What Makes Citra Hops So Special?

Yellow Submarine Hazy IPAWith the re-release of our most popular Hazy IPA, Yellow Submarine, we asked brewmaster Ian VanGundy what made this beer so special. He said without hesitation, “When we made this beer with all Citra hops, we joked that no one would want any other beers.” Read on to learn what makes Citra hops so special!

What do Citra hops taste like?

Citra hops are known for their clean, straightforward citrus flavor and minimal “dankness.” If you’re lucky, you can get notes of pineapple, and sometimes even peaches. Think of soft fruit when you picture the flavor of Citra hops.

Citra hops are not so much famous for what they taste like, but more for what they do NOT taste like. Many hops have notes of grassy, dank flavors. New Zealand hops are famous for their earthy notes. Ian added, “As much as we enjoy giving people complexity in the beers, we’re always going to win over the masses if we deliver a straightforward hazy IPA with the fruit-forward, hop character from Citra hops.”

How did Citra hops originate?

Before the 80s, brewers were not making intentionally hoppy beers like they are now. When the pioneers of American IPAs began making expressive hoppy beers, they were more focused on bitterness and used classic hops like centennial, chinook, columbus and cascade that are still widely available today. The classic hops all bring some amount of pine or bitter grapefruit.  Now with modern hop alternatives which are more focused on fruity aromas and smoother bitterness qualities, the classic hops are known to be a bit rougher around the edges.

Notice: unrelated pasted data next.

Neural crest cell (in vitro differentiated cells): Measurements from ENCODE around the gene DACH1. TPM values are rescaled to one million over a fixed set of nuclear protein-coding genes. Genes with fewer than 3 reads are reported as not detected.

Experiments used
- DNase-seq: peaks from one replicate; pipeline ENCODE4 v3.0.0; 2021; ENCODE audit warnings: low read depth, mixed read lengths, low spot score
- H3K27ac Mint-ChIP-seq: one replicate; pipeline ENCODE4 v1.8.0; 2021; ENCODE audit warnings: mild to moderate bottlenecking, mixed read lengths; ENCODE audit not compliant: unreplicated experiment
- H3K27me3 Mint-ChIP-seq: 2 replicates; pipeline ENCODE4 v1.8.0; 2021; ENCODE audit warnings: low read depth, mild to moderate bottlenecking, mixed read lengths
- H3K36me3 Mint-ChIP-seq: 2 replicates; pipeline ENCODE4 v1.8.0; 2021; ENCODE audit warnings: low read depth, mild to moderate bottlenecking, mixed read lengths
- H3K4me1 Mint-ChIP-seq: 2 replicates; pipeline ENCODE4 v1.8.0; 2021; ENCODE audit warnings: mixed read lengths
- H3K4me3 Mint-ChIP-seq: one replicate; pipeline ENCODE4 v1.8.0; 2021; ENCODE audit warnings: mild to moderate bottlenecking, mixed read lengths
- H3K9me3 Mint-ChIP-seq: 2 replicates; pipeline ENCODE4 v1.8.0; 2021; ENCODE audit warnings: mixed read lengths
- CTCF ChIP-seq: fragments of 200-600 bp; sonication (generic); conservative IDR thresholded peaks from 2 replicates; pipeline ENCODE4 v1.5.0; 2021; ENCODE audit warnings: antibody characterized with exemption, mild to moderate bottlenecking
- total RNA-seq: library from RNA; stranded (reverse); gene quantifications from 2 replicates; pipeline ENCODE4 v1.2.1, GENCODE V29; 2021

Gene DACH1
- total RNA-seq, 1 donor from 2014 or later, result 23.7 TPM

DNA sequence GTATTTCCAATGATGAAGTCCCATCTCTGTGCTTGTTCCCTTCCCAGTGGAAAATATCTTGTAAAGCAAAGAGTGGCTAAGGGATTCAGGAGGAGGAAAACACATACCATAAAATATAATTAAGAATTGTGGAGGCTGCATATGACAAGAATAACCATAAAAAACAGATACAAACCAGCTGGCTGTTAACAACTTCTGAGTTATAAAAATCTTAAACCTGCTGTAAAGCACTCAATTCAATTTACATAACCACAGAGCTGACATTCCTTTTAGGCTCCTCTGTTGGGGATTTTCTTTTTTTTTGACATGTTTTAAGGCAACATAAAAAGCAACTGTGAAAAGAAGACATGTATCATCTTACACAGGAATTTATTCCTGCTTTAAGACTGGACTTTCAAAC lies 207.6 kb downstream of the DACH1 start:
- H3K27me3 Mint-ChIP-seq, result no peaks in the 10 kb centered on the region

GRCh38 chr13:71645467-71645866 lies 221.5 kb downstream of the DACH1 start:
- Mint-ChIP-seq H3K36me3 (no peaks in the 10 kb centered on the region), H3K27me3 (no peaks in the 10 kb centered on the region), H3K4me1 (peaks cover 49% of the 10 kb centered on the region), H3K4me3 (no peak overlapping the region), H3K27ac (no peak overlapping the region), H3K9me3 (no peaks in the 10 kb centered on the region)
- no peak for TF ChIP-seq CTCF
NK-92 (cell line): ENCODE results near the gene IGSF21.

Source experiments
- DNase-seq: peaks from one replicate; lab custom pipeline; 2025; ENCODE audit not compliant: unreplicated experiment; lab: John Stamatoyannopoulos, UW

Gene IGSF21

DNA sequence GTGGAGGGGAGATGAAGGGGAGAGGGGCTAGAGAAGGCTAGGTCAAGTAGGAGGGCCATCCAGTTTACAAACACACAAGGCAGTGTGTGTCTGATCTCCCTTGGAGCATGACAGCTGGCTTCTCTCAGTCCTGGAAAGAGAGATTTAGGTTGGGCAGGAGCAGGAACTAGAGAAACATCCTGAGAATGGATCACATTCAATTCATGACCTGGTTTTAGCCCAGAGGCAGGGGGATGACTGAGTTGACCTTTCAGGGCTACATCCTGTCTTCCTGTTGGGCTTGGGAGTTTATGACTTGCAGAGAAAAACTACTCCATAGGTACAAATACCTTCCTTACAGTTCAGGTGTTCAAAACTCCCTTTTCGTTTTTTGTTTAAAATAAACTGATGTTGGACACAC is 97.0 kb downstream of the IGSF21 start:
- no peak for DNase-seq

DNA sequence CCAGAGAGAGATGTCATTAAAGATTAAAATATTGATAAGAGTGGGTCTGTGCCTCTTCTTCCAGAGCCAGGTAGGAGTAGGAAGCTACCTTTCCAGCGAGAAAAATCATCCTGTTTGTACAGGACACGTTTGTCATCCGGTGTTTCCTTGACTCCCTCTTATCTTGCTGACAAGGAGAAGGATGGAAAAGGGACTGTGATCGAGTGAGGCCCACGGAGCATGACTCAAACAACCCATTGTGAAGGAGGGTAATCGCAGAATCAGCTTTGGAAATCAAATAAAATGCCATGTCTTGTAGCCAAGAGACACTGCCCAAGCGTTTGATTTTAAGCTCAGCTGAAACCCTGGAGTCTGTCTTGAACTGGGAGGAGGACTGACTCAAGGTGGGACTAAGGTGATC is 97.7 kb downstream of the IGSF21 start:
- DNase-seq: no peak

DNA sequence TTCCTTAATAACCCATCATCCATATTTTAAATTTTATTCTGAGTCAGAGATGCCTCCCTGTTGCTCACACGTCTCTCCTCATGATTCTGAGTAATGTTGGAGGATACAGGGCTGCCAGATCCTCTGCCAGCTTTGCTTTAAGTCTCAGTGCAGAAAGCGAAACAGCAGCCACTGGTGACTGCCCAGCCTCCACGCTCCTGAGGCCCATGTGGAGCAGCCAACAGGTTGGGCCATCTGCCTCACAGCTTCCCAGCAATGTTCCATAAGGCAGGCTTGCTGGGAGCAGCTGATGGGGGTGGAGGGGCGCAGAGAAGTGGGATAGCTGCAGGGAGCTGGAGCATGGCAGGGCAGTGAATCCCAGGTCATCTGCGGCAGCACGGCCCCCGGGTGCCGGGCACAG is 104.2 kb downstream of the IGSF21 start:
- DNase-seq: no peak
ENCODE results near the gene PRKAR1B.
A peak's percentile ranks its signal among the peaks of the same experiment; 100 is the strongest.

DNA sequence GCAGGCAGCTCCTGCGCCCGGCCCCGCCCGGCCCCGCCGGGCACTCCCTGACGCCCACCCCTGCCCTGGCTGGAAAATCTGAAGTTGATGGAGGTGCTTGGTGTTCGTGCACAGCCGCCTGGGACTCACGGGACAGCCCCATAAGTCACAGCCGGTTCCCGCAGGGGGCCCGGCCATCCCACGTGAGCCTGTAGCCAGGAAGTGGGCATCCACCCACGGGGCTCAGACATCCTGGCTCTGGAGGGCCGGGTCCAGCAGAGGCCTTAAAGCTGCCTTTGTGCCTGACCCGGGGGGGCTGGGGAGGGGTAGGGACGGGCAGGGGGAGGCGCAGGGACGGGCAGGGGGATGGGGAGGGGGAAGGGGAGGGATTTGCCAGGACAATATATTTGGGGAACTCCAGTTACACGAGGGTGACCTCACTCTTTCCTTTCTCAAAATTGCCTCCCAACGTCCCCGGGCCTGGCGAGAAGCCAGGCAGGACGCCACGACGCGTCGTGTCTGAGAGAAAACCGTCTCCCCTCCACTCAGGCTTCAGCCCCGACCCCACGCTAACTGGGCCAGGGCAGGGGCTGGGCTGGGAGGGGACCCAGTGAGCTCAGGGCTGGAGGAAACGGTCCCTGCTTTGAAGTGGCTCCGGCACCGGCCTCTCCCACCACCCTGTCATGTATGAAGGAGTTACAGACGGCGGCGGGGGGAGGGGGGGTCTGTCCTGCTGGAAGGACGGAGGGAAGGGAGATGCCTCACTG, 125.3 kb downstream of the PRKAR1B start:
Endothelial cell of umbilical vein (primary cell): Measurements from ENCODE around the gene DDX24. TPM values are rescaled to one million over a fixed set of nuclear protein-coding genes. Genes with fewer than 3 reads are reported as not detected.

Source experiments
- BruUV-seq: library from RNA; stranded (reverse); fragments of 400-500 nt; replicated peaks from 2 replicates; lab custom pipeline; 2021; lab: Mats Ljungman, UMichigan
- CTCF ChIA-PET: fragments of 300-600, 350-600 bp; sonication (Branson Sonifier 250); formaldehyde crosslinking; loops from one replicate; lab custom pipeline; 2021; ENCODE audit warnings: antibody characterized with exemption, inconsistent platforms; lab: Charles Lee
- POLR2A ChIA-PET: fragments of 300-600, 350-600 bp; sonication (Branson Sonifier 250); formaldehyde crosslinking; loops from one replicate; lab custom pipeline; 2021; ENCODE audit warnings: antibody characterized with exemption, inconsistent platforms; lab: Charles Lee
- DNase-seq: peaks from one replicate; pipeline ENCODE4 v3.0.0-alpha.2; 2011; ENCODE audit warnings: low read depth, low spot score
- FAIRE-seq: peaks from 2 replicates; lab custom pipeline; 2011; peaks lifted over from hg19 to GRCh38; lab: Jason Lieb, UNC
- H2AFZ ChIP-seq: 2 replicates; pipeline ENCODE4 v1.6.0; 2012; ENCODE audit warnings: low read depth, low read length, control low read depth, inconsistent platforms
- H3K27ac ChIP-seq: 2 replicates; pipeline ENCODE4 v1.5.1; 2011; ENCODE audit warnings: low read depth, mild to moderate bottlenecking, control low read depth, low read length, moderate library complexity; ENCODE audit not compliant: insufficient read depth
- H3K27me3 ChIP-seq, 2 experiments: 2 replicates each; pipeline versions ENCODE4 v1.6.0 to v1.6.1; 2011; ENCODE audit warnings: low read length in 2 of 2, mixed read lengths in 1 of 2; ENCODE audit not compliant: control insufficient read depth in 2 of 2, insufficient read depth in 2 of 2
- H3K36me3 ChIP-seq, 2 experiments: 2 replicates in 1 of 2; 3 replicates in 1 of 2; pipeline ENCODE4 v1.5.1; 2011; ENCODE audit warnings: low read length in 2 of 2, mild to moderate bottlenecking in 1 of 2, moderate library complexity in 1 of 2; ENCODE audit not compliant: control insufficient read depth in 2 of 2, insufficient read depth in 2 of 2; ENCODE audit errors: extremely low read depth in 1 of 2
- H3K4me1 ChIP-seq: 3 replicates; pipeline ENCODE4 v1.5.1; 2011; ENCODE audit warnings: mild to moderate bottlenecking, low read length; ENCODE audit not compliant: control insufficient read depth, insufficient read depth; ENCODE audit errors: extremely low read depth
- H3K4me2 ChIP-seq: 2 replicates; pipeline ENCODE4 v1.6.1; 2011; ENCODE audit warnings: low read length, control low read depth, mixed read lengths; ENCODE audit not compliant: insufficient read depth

When craft beer took off in the 80s and 90s, hop growers needed proven decades before they took the risk of designing new breeds of hops. It takes eight years to develop a new variety of hops, and creating a new product is a huge decision because it requires them to dedicate a huge part of their fields. No wonder they were slow to get on the bandwagon!

Decades after the craft beer revolution of the 80s and 90s, 2010 finally brought us the result of hop-breeding: expensive designer hops like Citra, Mosaic, Strata, Simcoe, El Dorado and of course, anything from New Zealand including Nelson, Riwaka, and Motueka. We still have the old varieties (now commonly referred to as the C-hops) as a more cost effective alternative.

Of all the designer hops, Citra is the most successful. When asked to summarize the success of Citra hops, Ian said, “They make beer easy to drink. You don’t have to develop a taste for Citra like you do with other varieties. If a new beer drinker were to try a Citra-hopped beer, they are most likely to prefer it over other alternatives.” Yellow Submarine is available now on tap and in cans. Stop in to see what all the fuss is about!